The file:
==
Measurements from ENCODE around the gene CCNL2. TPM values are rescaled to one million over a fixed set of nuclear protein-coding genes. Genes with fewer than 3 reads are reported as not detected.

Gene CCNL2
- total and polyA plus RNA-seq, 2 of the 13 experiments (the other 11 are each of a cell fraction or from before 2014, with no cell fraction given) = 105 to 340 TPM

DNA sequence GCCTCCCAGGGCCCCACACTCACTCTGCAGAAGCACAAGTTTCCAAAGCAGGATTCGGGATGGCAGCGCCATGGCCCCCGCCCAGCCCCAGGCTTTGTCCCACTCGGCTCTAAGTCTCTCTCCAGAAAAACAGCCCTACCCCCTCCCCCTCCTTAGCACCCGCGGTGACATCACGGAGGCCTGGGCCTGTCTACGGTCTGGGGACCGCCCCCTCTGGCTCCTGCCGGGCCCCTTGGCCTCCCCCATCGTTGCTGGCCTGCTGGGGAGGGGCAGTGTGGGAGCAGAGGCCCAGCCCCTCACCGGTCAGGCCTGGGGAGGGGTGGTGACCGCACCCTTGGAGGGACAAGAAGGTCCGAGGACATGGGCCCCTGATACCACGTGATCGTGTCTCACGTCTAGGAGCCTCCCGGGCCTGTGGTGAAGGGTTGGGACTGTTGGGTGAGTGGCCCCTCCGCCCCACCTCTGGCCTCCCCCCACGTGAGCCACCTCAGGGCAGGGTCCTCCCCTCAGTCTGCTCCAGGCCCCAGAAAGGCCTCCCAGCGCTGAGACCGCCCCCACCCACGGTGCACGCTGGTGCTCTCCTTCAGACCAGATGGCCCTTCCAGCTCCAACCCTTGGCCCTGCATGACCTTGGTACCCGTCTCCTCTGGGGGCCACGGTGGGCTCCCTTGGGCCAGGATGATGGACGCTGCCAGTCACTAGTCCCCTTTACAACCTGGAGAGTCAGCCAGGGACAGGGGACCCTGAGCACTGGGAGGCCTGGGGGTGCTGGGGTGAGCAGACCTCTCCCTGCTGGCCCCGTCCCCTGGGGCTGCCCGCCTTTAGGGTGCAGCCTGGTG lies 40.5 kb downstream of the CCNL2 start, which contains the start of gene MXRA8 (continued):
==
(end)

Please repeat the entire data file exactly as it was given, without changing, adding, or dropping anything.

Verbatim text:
Measurements from ENCODE around the gene CCNL2. TPM values are rescaled to one million over a fixed set of nuclear protein-coding genes. Genes with fewer than 3 reads are reported as not detected.

Gene CCNL2
- total and polyA plus RNA-seq, 2 of the 13 experiments (the other 11 are each of a cell fraction or from before 2014, with no cell fraction given) = 105 to 340 TPM

DNA sequence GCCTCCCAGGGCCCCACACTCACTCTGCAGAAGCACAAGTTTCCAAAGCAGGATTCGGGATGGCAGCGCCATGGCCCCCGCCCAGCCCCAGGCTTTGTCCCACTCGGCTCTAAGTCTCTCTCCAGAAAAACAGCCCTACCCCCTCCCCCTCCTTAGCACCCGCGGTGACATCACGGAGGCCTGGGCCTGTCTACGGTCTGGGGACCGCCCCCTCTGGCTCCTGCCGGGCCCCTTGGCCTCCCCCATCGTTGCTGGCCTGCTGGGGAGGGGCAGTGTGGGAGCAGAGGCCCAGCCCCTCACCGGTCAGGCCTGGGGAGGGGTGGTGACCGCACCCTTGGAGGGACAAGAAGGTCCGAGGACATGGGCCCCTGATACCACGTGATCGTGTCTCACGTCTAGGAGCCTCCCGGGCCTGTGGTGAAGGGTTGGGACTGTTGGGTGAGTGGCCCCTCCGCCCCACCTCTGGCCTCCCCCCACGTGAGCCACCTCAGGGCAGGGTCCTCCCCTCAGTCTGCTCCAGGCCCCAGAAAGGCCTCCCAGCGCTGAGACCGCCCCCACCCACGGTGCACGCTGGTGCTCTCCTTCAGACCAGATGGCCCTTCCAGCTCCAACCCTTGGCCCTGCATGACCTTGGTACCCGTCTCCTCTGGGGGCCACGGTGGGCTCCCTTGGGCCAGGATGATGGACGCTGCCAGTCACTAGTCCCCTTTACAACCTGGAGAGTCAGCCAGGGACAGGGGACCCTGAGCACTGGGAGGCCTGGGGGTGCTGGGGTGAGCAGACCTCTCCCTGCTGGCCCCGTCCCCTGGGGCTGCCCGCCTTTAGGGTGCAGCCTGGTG lies 40.5 kb downstream of the CCNL2 start, which contains the start of gene MXRA8 (continued):